With "Hello Dolly," the Shanbour/Tower era would end with a bang. A March 5, 1970, Oklahoman article reported that Shanbour & Shadids' holdings had been leased "for an extended time" to Spetro Threatres, owned by Ferris Enterprises which, by that time, already included the Centre, Villa, State, Edmond Plaza, Hollywood in Norman, Apollo Twin and Cinema 70 Drive In. Also by this time, Shanbour and Shadid had built the Quail Twin so it and the Plaza, park Terrace, Winchester Drive In, Hillcrest Drive In, and the Tower were included in the transaction, bringing under Spectro's banner 17 of the 53 screens in the Oklahoma City area. While the Tower under Spectro's flag would continue to do well for a time, the transfer marked the end of the Shanbour era as far as the Tower and other theaters were concerned. "Hello Dolly" closed on May 20, 1970, following a run of 22 weeks.

THE DOWNWARD SLOPE. In November 1967, the Spectro theater group included the Villa, Cinema 70 Drive In, and the Edmond Plaza. But, in June 1970, shortly after adding the Tower to its group of owned or leased (the Tower was leased) group, theaters with the "S" shield had grown to at least 15 and included: Apollo I, Apollo II, Centre, Cinema 70, Criterion, Edmond Plaza, Hillcrest, Park Terrace, Quail Twin, Quail Twin, State, Villa, Westwood, Winchester, as well as the Tower, and for several years the Spectro group was clearly the behemoth of Oklahoma City movie operations.

During the remainder of 1970 and for a time thereafter, the Tower continued Shanbour's tradition of showing quality films, even if fewer first-run blockbusters are apparent from the list. In 1970, the list included "The Walking Stick," "The Games," "2001: A Space Odyssey," "The Boys in the Band," "Fantasia," "The Strawberry Statement," "The People Next Door,", "Brotherly Love," "Sunflower," "Dr. Zhivago," "Diary of a Mad Housewife," and "Song of Norway."

By a couple of years or so, Spectro's stable of theaters and the quality of Tower's film offerings diminished. At some point in early 1974, Spectro ceased its operations. The last ad that I found for the group, including the Tower, was in early February 1974 — I found no accompanying article which made a closing announcement, I found only the absence of movie ads. A March 3, 1974, Oklahoman article provided after-the-fact verification that Spectro had shut down. Parts of the article read:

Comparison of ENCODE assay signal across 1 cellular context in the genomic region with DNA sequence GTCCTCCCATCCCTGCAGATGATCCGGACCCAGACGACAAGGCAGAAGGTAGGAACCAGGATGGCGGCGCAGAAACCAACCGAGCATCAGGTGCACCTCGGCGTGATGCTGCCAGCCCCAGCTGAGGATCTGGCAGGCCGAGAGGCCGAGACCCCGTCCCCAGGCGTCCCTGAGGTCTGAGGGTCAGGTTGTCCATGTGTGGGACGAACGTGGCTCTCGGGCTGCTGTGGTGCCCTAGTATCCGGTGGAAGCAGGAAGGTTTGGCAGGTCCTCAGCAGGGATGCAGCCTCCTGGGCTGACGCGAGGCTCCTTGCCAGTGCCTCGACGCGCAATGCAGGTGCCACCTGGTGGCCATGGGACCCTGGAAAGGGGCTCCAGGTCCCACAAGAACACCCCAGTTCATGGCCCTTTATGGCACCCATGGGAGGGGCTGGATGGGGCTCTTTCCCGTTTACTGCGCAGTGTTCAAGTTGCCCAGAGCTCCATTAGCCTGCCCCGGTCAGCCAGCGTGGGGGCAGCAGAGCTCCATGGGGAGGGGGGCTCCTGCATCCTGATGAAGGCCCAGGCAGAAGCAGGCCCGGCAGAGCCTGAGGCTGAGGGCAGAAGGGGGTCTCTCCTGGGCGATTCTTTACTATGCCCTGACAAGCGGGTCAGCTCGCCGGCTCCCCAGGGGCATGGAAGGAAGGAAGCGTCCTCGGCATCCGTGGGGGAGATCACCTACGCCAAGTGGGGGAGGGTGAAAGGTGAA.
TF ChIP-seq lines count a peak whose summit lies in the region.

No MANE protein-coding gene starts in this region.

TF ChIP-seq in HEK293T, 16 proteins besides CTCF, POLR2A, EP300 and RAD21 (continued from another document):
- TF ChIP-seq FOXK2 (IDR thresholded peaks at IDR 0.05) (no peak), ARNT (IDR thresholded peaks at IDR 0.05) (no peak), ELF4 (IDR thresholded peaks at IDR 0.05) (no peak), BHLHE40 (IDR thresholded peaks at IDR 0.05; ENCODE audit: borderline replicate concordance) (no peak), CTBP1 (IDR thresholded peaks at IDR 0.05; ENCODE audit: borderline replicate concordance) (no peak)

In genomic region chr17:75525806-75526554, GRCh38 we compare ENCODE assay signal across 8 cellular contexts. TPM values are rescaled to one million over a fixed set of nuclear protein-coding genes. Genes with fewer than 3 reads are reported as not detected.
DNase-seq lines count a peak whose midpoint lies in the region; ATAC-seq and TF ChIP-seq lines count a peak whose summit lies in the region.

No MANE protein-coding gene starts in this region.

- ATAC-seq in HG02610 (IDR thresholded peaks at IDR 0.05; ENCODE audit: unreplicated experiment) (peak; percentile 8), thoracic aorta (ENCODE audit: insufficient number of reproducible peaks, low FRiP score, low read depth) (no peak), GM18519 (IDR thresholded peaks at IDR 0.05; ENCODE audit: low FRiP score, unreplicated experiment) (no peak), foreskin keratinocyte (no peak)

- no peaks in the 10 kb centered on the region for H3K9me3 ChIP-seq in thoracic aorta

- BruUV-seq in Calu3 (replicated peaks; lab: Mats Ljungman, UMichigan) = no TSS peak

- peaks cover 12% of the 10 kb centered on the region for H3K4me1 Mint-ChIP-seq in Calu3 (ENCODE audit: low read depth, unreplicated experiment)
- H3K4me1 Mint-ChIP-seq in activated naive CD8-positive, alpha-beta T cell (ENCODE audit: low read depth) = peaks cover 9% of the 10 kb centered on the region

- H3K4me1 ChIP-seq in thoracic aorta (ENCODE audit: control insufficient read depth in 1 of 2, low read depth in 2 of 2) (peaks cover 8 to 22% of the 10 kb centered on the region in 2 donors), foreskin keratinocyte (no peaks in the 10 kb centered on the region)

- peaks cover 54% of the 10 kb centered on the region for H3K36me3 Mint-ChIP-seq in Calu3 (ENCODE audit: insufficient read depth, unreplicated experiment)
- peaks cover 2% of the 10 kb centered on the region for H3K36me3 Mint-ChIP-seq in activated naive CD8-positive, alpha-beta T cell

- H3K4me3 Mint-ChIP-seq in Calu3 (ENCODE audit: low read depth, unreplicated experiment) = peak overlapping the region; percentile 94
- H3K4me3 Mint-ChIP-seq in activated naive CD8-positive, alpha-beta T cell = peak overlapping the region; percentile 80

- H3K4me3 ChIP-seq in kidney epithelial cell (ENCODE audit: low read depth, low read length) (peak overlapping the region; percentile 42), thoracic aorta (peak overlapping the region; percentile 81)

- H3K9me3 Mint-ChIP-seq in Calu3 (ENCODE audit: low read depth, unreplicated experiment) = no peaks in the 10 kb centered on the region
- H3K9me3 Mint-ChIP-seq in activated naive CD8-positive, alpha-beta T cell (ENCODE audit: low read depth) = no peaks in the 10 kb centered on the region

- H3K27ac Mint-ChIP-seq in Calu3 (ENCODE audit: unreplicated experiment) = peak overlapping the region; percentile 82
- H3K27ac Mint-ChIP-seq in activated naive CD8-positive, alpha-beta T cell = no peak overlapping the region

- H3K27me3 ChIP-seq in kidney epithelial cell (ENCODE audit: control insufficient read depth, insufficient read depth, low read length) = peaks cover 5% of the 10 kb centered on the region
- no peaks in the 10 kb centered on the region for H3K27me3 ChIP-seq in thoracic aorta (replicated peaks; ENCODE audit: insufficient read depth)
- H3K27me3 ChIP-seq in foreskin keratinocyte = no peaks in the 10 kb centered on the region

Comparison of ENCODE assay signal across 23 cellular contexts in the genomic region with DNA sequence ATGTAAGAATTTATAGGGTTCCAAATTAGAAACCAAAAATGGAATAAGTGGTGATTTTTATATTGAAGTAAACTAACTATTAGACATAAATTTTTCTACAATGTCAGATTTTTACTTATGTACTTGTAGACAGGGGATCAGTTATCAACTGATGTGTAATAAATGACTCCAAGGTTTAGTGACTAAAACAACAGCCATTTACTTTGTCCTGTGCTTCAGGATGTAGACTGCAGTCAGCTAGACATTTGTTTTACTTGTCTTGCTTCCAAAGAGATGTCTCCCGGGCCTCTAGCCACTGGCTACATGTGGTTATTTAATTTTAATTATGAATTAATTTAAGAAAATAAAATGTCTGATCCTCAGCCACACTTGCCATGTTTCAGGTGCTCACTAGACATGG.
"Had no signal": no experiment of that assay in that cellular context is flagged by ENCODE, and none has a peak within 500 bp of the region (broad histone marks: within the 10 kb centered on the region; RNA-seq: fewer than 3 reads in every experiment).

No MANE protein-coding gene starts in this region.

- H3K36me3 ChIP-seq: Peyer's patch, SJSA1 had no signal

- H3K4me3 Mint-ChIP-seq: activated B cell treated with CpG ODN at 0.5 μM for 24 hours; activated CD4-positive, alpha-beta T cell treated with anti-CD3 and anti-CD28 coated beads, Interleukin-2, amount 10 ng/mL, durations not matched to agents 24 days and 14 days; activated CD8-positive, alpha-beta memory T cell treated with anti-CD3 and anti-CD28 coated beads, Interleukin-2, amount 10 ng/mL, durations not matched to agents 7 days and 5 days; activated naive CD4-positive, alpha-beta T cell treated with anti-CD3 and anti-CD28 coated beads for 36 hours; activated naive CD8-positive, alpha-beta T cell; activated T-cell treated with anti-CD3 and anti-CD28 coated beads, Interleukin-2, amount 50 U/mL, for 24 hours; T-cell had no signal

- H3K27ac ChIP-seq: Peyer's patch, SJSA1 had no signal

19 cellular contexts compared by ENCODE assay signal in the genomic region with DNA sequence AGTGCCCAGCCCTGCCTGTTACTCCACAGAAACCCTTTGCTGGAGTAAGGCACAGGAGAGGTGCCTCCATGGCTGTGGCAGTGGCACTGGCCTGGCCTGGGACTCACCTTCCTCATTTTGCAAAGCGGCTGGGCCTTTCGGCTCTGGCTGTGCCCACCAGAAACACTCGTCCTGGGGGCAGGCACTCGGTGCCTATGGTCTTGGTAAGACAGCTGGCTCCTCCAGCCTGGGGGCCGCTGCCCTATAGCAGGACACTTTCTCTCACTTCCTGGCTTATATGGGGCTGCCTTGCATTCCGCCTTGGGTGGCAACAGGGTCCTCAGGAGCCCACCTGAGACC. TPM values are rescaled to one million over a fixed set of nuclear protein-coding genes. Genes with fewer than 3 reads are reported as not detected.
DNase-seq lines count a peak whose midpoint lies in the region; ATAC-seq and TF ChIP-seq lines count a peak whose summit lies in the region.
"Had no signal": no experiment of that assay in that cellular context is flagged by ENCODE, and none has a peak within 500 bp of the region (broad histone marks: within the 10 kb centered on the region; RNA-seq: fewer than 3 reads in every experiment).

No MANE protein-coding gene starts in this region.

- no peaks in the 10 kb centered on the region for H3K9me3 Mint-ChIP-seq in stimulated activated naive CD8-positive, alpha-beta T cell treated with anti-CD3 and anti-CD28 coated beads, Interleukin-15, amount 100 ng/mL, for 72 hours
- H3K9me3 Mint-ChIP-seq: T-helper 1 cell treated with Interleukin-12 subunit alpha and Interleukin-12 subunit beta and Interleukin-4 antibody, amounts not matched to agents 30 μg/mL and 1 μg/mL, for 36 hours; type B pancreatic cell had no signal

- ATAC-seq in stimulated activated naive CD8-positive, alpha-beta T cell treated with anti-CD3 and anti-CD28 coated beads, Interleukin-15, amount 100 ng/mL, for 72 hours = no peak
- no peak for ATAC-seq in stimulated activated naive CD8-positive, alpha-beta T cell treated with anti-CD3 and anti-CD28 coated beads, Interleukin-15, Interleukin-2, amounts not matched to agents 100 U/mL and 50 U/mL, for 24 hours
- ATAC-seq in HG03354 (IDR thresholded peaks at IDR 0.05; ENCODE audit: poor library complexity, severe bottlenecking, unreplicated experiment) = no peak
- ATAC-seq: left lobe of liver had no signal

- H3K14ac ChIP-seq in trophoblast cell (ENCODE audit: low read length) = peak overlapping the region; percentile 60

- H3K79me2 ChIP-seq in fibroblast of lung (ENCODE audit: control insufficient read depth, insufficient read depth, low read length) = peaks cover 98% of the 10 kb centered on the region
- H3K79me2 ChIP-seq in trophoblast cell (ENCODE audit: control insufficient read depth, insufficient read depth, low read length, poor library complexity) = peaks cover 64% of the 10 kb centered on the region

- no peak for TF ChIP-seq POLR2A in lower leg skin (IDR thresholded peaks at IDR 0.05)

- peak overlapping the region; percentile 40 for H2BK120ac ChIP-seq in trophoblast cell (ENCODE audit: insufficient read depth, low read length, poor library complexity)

Spectro Theater movies, dark for the first time in memory of area patrons, will light their screens again within two weeks, owner Maurice Ferris predicted Saturday. Ferris said either he or a new owner from Texas will pump new vitality into the ailing 11-theater, 13 screen chain. Only Spectro houses in Norman and Edmond were functioning Saturday, Ferris said.
* * *
Late Saturday, Bill J. Hardy of Dallas was due in Oklahoma City to continue negotiations for his purchase of the Spectro chain. "It's premature to say anything," Hardy said from his Dallas office. "I can say Maurice and I have made a deal on five of the houses. The other six, which he does not own, I'm not sure about."
Whether some part of the deal went through or not is not clear from the Oklahoman's archives, but what IS clear is that no Tower Theatre ads appeared in the Oklahoman between early February 1974 until May 1976 — or, at least, I couldn't find any and I looked closely. The Tower was not one of the theaters owned by Spectro — although the Tower was leased to others after Farris Shanbour and Charles Shadid ended their operation of the Tower, their ownership of the property was retained.
As a side-note, after leasing the Tower and other theaters to Spectro, Farris Shanbour went on to establish several new suburban theaters under the Oklahoma Cinema Theatres, Inc., banner: North Park Cinema 4, MacArthur Park Cinema 4, Heritage Park Cinema III, French Market Twin, the Almonte 6, Heisman Cinema 4 in Norma, and the NW Cinema 70 Drive-in. In this December 12, 1971, article, he said, "I just couldn't stay out of the business."
By this May 12, 1976, ad, the Tower reappeared in the ads as part of an unidentified operation which showed the Tower, Park Terrace, South Park, Cinema 4 and Hillcrest Drive In as parts of the group. The modest ad showed that "Sparkle" with Bruce Lee was a first run attraction at the Tower. Later Oklahoman articles showed that the group was called "Heritage Theaters" managed by George Grube. That pattern appears to have continued until and ended in July 1979.